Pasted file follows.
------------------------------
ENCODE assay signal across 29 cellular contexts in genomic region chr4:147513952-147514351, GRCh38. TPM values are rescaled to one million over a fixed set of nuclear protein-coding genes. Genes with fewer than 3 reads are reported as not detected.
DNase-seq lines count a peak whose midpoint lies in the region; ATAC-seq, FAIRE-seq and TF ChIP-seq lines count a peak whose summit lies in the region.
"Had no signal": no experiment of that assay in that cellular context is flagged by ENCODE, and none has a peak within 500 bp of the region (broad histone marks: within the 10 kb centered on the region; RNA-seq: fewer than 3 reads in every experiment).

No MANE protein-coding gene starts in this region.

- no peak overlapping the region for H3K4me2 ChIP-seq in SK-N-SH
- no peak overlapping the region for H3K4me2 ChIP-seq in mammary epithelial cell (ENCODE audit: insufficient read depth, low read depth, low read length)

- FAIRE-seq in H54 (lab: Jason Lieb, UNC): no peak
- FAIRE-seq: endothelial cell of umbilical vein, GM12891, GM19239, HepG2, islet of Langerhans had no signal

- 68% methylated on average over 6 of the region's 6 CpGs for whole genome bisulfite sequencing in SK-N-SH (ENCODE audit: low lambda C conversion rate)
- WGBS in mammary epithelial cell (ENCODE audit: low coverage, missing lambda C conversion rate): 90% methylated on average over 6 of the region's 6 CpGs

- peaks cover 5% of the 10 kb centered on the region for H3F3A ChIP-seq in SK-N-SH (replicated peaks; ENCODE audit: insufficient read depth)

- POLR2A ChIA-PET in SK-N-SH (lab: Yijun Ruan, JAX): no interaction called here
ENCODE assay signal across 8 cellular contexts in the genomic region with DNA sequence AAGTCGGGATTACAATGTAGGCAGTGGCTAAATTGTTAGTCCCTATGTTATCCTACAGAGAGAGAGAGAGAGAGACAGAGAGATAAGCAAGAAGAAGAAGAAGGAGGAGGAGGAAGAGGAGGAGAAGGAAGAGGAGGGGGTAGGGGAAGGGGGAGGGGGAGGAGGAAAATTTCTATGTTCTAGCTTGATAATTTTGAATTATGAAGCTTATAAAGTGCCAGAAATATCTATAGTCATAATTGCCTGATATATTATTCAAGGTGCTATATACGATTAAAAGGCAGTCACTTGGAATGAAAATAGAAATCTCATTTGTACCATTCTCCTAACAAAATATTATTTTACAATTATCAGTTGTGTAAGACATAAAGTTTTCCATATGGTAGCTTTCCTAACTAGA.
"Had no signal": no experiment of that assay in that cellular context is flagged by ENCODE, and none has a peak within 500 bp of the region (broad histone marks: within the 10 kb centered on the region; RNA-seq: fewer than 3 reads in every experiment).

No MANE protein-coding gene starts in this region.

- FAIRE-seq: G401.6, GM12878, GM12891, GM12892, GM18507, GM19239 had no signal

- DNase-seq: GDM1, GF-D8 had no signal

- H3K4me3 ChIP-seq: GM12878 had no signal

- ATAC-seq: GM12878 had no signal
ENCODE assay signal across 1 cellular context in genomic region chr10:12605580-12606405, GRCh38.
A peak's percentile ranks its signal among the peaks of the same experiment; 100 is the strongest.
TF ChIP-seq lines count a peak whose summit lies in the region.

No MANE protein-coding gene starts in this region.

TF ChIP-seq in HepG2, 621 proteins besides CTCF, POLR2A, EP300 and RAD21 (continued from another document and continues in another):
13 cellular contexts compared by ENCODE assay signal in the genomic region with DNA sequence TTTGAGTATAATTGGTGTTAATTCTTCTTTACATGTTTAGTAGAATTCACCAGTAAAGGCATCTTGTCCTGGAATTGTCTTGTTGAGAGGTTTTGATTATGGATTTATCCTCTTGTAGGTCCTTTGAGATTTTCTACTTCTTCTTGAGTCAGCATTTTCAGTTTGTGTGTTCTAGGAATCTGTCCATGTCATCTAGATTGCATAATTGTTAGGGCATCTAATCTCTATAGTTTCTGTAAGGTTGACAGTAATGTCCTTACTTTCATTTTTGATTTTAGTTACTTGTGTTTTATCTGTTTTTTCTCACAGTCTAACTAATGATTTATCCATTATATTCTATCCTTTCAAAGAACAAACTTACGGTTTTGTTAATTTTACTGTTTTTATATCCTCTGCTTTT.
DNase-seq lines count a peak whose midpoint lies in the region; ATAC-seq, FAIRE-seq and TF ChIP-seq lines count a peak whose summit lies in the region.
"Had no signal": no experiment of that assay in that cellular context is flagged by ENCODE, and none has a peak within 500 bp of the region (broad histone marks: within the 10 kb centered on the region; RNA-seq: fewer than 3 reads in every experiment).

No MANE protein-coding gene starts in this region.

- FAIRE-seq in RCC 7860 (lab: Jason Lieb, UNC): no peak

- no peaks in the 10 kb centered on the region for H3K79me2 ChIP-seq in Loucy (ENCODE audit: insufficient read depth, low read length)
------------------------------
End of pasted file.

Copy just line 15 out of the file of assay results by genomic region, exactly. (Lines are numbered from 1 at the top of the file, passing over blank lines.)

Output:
No MANE protein-coding gene starts in this region.